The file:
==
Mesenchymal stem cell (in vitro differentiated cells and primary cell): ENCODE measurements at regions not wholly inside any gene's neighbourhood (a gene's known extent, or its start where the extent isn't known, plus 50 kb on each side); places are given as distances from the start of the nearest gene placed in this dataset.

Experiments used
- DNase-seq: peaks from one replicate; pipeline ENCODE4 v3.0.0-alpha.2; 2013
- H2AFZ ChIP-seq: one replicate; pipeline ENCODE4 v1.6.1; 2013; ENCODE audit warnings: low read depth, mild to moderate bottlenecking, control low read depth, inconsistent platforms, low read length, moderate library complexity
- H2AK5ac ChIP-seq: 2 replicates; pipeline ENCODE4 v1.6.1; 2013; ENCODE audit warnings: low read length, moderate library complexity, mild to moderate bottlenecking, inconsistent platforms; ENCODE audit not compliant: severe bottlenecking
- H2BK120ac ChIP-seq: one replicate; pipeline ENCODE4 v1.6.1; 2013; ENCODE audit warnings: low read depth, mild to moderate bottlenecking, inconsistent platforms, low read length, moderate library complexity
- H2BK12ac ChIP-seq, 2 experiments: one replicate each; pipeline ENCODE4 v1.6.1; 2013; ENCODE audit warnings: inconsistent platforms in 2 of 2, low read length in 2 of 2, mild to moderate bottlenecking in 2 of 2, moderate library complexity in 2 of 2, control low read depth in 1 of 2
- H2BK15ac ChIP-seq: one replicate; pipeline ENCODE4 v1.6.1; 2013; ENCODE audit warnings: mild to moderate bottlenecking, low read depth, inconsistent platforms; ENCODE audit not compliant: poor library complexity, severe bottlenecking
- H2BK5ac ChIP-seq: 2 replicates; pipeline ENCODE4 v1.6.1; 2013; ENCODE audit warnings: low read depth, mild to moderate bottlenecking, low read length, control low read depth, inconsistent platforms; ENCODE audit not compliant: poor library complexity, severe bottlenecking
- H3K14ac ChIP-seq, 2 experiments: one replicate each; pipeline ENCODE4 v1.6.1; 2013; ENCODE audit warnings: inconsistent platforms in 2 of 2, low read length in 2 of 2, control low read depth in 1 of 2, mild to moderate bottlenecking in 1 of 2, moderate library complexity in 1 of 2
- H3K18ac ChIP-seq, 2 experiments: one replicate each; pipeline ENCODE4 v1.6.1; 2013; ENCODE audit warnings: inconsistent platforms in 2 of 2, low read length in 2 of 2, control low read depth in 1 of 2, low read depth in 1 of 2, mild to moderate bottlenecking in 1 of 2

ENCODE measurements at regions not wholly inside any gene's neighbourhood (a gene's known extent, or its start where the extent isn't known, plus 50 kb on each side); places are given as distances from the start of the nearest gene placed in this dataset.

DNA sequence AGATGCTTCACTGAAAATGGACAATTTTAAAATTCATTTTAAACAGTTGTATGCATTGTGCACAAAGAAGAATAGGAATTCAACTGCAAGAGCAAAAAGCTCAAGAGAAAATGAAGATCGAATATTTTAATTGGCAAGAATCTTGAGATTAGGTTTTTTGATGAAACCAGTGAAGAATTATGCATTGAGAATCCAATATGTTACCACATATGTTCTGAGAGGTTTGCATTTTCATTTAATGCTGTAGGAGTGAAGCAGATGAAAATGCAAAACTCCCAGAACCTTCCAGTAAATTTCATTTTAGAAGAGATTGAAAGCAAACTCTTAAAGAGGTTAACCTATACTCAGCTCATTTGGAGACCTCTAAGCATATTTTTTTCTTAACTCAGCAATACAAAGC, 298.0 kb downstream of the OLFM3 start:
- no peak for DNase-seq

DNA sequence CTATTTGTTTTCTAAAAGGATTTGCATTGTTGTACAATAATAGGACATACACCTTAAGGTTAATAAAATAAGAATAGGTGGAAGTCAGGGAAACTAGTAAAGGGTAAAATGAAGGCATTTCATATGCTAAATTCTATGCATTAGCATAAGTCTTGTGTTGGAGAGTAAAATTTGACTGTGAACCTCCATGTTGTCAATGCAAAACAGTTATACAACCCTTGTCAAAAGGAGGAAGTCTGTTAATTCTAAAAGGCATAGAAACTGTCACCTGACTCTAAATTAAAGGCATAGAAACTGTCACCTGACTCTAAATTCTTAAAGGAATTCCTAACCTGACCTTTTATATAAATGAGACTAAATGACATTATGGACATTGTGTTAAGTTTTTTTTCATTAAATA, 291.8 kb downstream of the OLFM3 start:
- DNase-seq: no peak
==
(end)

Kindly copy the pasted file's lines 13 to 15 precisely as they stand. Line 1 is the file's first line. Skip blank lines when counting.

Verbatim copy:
DNA sequence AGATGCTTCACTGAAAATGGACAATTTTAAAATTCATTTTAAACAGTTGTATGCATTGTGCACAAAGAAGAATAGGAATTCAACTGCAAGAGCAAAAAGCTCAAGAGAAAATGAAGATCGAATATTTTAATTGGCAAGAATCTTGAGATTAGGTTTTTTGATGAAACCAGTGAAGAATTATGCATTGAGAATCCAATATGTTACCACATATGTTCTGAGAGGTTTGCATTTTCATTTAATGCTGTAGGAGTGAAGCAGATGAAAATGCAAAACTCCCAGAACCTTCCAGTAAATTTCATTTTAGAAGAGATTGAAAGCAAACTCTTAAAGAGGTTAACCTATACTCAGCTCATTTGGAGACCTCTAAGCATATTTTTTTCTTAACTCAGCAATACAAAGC, 298.0 kb downstream of the OLFM3 start:
- no peak for DNase-seq

DNA sequence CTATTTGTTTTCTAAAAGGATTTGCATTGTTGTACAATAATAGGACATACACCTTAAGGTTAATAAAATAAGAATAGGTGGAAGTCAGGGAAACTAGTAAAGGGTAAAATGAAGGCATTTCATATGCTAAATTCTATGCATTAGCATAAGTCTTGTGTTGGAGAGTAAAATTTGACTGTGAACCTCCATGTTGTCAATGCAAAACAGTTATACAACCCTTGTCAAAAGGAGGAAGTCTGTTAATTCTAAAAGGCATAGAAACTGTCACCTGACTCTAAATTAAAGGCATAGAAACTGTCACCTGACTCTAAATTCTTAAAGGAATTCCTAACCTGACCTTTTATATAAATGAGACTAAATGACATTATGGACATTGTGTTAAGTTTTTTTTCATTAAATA, 291.8 kb downstream of the OLFM3 start: